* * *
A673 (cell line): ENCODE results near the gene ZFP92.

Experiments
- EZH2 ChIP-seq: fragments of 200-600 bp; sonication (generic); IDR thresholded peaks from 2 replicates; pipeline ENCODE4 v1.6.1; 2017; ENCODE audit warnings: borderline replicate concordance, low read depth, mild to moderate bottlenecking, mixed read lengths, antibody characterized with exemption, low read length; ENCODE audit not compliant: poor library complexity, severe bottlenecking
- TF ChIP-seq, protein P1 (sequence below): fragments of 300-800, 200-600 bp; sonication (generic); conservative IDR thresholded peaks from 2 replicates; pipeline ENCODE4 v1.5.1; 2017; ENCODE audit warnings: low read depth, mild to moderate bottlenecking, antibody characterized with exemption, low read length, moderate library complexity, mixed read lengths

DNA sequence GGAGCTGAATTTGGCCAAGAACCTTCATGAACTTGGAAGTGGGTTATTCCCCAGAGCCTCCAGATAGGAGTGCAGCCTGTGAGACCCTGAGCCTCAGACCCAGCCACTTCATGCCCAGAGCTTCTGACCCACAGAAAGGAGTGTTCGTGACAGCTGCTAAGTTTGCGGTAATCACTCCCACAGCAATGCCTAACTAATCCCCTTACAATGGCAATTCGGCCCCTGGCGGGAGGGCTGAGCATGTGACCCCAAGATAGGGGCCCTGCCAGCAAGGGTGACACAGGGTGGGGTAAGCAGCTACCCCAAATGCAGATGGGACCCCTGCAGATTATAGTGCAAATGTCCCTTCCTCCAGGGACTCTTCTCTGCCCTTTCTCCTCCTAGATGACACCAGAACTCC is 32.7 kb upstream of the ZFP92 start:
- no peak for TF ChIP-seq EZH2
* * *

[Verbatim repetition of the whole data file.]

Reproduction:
A673 (cell line): ENCODE results near the gene ZFP92.

Experiments
- EZH2 ChIP-seq: fragments of 200-600 bp; sonication (generic); IDR thresholded peaks from 2 replicates; pipeline ENCODE4 v1.6.1; 2017; ENCODE audit warnings: borderline replicate concordance, low read depth, mild to moderate bottlenecking, mixed read lengths, antibody characterized with exemption, low read length; ENCODE audit not compliant: poor library complexity, severe bottlenecking
- TF ChIP-seq, protein P1 (sequence below): fragments of 300-800, 200-600 bp; sonication (generic); conservative IDR thresholded peaks from 2 replicates; pipeline ENCODE4 v1.5.1; 2017; ENCODE audit warnings: low read depth, mild to moderate bottlenecking, antibody characterized with exemption, low read length, moderate library complexity, mixed read lengths

DNA sequence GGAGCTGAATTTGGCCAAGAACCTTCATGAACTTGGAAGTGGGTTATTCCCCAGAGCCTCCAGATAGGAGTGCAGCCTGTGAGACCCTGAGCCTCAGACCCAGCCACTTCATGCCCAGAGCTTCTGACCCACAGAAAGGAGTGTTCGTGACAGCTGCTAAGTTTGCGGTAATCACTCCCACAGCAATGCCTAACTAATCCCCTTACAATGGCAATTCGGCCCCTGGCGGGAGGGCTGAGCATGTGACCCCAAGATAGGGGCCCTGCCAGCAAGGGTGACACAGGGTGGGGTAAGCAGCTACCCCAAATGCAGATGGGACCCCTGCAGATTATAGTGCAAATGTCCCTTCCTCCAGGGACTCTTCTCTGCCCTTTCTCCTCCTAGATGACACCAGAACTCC is 32.7 kb upstream of the ZFP92 start:
- no peak for TF ChIP-seq EZH2